American Society of Nephrology. (2009, October 31). Women With Chronic Kidney Disease More Likely Than Men To Go Undiagnosed. ScienceDaily. Retrieved December 20, 2014 from www.sciencedaily.com/releases/2009/10/091031152426.htm
American Society of Nephrology. "Women With Chronic Kidney Disease More Likely Than Men To Go Undiagnosed." ScienceDaily. www.sciencedaily.com/releases/2009/10/091031152426.htm (accessed December 20, 2014).

Share This


More From ScienceDaily



More Health & Medicine News

Saturday, December 20, 2014

Featured Research

from universities, journals, and other organizations


Featured Videos

from AP, Reuters, AFP, and other news services

The Best Tips to Curb Holiday Carbs

The Best Tips to Curb Holiday Carbs

Buzz60 (Dec. 19, 2014) It's hard to resist those delicious but fattening carbs we all crave during the winter months, but there are some ways to stay satisfied without consuming the extra calories. Vanessa Freeman (@VanessaFreeTV) has the details. Video provided by Buzz60
Powered by NewsLook.com
Sierra Leone Bikers Spread the Message to Fight Ebola

Sierra Leone Bikers Spread the Message to Fight Ebola

AFP (Dec. 19, 2014) More than 100 motorcyclists hit the road to spread awareness messages about Ebola. Nearly 7,000 people have now died from the virus, almost all of them in west Africa, according to the World Health Organization. Video provided by AFP
Powered by NewsLook.com
Researchers Test Colombian Village With High Alzheimer's Rates

Researchers Test Colombian Village With High Alzheimer's Rates

AFP (Dec. 19, 2014) In Yarumal, a village in N. Colombia, Alzheimer's has ravaged a disproportionately large number of families. A genetic "curse" that may pave the way for research on how to treat the disease that claims a new victim every four seconds. Duration: 02:42 Video provided by AFP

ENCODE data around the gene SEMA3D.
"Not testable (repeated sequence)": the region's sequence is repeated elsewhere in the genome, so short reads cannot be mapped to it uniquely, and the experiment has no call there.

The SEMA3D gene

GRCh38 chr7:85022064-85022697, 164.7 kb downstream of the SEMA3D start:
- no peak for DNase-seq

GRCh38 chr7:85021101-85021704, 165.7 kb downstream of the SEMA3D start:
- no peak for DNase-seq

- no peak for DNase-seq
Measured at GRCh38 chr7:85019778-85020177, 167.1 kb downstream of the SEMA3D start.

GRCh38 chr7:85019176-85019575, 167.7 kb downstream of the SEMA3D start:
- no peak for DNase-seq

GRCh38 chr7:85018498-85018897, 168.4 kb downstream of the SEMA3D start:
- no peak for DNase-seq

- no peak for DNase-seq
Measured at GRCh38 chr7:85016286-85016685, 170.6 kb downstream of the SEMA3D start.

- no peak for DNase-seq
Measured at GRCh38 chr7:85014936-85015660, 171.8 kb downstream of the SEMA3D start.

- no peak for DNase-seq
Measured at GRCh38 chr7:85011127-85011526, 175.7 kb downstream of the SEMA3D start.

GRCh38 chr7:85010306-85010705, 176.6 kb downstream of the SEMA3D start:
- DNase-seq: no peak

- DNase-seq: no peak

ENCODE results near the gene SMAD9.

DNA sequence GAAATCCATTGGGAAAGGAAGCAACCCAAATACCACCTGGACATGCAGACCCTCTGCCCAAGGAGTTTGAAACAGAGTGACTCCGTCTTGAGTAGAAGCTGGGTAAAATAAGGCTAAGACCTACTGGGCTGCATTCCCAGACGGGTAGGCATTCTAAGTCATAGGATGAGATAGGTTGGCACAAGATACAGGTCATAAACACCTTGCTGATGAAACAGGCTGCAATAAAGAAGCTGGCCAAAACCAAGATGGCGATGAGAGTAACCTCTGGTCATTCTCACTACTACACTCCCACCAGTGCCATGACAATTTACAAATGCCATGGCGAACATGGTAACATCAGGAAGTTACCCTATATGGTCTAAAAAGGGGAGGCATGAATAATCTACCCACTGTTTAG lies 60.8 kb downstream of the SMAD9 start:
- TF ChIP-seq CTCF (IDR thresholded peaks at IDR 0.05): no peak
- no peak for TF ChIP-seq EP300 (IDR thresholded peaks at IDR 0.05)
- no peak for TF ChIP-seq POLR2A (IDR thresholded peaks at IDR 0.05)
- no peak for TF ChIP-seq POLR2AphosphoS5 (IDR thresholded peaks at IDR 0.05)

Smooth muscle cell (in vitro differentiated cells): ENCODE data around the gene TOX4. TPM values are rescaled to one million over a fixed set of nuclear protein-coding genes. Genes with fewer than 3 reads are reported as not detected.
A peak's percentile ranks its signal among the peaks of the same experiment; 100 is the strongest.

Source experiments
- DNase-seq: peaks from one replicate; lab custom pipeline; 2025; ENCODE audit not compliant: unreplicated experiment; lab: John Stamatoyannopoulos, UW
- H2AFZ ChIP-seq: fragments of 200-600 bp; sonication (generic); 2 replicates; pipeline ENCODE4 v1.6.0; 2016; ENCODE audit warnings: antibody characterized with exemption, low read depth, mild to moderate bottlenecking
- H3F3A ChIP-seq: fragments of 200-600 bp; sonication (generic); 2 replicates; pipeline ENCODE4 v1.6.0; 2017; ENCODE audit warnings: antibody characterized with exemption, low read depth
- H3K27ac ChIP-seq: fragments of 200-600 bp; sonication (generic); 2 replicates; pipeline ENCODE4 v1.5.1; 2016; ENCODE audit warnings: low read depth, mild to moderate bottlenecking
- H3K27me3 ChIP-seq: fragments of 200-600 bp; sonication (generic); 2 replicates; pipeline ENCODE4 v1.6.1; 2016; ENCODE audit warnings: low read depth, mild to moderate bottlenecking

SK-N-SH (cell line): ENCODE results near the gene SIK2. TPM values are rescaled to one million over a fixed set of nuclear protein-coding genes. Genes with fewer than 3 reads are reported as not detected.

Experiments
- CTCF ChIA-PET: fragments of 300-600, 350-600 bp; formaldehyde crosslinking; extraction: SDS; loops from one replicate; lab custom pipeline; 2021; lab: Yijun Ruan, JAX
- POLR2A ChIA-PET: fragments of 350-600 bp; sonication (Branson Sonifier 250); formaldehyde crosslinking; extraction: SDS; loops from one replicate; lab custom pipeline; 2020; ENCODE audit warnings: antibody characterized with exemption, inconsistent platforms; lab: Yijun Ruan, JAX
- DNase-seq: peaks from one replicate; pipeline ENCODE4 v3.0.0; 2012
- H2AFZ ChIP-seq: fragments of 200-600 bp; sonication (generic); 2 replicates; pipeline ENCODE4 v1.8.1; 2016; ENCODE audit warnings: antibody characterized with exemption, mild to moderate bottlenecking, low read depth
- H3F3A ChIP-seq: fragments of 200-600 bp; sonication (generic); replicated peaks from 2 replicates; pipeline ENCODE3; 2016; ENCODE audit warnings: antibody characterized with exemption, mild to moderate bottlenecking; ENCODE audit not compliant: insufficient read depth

Powered by NewsLook.com
The Best Protein-Filled Foods to Energize You for the New Year

The Best Protein-Filled Foods to Energize You for the New Year

Buzz60 (Dec. 19, 2014) The new year is coming and nothing will energize you more for 2015 than protein-filled foods. Fitness and nutrition expert John Basedow (@JohnBasedow) gives his favorite high protein foods that will help you build muscle, lose fat and have endless energy. Video provided by Buzz60
Powered by NewsLook.com

Search ScienceDaily

Number of stories in archives: 140,361

Find with keyword(s):
Enter a keyword or phrase to search ScienceDaily for related topics and research stories.

Save/Print:
Share:

Breaking News:

Strange & Offbeat Stories


Health & Medicine

Mind & Brain

Living & Well

In Other News

... from NewsDaily.com

Science News

Health News

Environment News

Technology News



Save/Print:
Share:

Free Subscriptions


Get the latest science news with ScienceDaily's free email newsletters, updated daily and weekly. Or view hourly updated newsfeeds in your RSS reader:

Get Social & Mobile


Keep up to date with the latest news from ScienceDaily via social networks and mobile apps:

Have Feedback?


Tell us what you think of ScienceDaily -- we welcome both positive and negative comments. Have any problems using the site? Questions?
Mobile: iPhone Android Web
Follow: Facebook Twitter Google+
Subscribe: RSS Feeds Email Newsletters
Latest Headlines Health & Medicine Mind & Brain Space & Time Matter & Energy Computers & Math Plants & Animals Earth & Climate Fossils & Ruins